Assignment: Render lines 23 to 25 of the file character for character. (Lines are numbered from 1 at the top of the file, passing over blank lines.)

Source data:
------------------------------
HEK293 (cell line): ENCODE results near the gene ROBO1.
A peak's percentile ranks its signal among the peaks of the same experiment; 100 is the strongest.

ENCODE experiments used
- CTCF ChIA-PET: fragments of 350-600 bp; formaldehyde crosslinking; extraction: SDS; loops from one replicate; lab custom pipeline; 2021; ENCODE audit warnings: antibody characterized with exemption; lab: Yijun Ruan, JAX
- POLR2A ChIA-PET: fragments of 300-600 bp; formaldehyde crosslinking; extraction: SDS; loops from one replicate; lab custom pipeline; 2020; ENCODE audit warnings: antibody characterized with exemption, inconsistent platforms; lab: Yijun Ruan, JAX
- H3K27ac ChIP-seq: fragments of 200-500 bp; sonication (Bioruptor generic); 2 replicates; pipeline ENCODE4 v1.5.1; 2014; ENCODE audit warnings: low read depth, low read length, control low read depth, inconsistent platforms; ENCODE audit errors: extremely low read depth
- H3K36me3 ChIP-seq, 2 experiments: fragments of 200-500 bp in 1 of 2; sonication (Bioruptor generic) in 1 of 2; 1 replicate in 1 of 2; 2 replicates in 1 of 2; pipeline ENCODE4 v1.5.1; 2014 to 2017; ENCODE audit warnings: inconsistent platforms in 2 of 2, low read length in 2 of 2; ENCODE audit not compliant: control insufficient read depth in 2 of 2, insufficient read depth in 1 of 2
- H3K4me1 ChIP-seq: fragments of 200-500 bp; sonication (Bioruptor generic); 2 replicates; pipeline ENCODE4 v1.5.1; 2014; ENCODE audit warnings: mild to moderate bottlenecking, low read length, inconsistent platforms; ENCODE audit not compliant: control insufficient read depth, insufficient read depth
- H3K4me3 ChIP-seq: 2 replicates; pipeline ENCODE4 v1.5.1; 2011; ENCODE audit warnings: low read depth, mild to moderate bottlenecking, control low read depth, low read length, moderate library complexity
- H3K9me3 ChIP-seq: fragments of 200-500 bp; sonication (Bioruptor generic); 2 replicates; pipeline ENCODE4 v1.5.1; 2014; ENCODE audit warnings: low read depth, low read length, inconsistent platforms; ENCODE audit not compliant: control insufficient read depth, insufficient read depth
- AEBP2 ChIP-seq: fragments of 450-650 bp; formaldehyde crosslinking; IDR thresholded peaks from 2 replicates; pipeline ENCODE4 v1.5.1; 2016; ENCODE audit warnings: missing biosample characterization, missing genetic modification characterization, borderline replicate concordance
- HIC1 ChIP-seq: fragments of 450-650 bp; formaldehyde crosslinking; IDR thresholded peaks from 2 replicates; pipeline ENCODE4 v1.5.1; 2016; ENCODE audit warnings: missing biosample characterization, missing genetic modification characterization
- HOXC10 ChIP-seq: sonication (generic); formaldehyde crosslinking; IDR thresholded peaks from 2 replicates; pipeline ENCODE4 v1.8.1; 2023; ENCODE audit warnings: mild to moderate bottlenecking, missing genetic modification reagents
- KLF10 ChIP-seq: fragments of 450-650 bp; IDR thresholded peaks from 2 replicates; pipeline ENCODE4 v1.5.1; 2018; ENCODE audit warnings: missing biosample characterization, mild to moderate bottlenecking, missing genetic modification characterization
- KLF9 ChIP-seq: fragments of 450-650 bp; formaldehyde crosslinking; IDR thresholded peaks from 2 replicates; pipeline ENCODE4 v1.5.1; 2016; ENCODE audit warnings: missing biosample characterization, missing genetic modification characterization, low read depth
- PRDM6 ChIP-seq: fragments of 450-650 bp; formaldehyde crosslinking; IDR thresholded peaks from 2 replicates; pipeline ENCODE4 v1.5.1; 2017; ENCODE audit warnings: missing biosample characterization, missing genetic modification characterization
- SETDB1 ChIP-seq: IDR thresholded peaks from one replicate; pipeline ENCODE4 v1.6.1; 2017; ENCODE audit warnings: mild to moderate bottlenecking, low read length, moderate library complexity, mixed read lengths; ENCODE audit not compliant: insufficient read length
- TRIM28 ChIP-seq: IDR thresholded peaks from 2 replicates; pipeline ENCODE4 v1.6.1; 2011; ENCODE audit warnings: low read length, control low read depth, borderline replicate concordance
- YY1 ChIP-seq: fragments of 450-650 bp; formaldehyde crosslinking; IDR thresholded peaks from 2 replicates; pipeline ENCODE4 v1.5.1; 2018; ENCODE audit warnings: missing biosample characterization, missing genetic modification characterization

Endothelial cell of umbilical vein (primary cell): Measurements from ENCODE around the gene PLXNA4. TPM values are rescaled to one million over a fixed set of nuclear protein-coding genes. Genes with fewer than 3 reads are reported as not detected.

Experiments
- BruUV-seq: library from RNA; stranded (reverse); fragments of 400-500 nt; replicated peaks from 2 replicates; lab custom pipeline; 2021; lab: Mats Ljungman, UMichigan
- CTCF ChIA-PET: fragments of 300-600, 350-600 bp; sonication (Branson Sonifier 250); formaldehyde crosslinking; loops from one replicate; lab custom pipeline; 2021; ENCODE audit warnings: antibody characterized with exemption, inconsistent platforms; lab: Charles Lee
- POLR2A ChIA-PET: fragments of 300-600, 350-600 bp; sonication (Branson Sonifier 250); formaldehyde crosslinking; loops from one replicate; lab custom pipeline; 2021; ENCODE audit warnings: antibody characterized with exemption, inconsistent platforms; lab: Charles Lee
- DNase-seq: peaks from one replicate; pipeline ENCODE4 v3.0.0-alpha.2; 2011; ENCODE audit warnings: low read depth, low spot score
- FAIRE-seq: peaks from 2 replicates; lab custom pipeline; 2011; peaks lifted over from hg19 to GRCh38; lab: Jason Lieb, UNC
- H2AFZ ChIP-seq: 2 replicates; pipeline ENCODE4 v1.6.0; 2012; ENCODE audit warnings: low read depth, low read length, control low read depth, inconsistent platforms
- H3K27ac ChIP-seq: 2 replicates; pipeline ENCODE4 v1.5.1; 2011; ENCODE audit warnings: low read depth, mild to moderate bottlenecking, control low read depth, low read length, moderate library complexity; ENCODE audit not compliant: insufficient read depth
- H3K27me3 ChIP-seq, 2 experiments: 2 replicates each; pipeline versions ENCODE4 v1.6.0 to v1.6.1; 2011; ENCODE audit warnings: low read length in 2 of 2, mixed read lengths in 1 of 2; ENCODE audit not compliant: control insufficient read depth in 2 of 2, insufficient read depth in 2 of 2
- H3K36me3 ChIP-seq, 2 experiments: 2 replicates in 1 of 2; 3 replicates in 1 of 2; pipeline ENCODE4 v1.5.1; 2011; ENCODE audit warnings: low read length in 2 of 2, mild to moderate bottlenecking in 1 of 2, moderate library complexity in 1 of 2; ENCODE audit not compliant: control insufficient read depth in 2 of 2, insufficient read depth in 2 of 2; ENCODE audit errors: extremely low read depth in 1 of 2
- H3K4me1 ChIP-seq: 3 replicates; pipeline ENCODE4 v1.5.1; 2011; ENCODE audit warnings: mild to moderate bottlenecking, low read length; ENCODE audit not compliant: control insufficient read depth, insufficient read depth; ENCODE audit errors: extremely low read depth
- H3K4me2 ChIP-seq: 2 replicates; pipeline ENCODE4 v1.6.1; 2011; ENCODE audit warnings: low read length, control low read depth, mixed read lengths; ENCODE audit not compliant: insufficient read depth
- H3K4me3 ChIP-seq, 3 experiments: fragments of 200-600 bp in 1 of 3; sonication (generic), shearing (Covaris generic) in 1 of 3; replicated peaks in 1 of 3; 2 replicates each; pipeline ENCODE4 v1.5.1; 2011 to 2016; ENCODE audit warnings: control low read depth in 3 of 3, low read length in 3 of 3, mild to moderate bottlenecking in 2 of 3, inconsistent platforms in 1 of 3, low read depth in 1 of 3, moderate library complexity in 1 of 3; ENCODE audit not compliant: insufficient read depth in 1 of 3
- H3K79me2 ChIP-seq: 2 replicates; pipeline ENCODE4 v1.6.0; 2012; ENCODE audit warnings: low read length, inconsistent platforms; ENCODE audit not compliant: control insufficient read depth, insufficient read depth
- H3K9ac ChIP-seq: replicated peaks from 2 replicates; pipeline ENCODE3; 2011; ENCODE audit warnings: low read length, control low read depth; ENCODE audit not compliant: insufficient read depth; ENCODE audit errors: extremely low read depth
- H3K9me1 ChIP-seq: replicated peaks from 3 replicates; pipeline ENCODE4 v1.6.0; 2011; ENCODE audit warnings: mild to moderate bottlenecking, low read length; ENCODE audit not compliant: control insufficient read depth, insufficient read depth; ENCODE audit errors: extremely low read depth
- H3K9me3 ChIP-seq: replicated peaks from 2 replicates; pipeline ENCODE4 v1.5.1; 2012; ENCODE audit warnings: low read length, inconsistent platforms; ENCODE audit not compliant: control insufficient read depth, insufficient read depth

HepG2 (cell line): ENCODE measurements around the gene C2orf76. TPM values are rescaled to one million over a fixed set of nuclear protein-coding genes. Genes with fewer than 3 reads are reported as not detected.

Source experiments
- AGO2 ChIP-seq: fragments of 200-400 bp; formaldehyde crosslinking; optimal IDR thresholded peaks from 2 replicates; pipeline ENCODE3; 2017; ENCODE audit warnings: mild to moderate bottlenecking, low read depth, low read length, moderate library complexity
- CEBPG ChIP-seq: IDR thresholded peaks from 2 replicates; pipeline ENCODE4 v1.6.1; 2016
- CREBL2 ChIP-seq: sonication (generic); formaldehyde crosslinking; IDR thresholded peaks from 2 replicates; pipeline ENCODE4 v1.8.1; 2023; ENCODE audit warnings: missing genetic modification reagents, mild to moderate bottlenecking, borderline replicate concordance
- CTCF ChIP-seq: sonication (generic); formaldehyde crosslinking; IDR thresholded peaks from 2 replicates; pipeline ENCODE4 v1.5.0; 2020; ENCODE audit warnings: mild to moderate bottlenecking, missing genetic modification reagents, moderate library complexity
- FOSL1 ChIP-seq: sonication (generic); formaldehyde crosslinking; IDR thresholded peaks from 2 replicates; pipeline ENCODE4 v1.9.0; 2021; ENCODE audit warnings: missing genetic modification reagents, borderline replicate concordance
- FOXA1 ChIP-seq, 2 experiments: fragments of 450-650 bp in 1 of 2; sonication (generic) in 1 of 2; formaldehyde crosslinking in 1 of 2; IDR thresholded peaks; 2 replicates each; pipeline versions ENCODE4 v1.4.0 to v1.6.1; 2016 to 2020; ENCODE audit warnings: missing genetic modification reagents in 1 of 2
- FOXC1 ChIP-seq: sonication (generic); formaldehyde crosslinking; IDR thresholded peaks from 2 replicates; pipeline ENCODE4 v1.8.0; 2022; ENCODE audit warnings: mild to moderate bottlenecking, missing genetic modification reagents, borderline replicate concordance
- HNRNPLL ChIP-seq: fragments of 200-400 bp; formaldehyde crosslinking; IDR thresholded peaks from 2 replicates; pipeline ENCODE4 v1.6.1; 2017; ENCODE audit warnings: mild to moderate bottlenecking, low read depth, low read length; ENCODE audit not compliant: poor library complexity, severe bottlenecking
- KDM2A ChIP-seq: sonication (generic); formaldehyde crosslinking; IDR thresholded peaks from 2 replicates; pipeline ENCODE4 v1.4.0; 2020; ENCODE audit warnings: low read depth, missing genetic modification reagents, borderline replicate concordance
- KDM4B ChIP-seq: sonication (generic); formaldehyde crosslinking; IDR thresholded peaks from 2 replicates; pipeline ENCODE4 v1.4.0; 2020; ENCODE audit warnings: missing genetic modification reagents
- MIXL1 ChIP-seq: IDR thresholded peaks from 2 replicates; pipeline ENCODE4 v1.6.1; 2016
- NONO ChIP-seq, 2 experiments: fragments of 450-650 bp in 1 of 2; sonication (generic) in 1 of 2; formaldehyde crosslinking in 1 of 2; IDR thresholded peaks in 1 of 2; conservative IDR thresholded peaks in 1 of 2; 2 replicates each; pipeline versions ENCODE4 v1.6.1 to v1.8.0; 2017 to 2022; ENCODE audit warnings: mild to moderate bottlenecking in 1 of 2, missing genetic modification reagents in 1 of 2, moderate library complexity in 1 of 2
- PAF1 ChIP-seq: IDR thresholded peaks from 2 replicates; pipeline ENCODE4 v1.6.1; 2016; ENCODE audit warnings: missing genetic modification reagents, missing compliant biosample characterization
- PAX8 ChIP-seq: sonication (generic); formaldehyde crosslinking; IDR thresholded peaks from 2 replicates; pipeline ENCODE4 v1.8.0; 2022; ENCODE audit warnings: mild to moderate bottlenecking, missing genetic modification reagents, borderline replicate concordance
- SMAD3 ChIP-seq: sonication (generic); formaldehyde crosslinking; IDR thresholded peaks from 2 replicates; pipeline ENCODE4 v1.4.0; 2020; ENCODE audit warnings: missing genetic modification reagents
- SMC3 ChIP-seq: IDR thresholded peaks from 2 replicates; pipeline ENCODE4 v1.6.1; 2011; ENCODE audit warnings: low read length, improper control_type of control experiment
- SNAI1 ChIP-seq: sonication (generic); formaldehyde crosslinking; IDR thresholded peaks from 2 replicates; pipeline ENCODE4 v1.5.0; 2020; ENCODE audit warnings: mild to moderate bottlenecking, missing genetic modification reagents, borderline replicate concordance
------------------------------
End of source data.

- CTCF ChIA-PET: fragments of 300-600, 350-600 bp; sonication (Branson Sonifier 250); formaldehyde crosslinking; loops from one replicate; lab custom pipeline; 2021; ENCODE audit warnings: antibody characterized with exemption, inconsistent platforms; lab: Charles Lee
- POLR2A ChIA-PET: fragments of 300-600, 350-600 bp; sonication (Branson Sonifier 250); formaldehyde crosslinking; loops from one replicate; lab custom pipeline; 2021; ENCODE audit warnings: antibody characterized with exemption, inconsistent platforms; lab: Charles Lee
- DNase-seq: peaks from one replicate; pipeline ENCODE4 v3.0.0-alpha.2; 2011; ENCODE audit warnings: low read depth, low spot score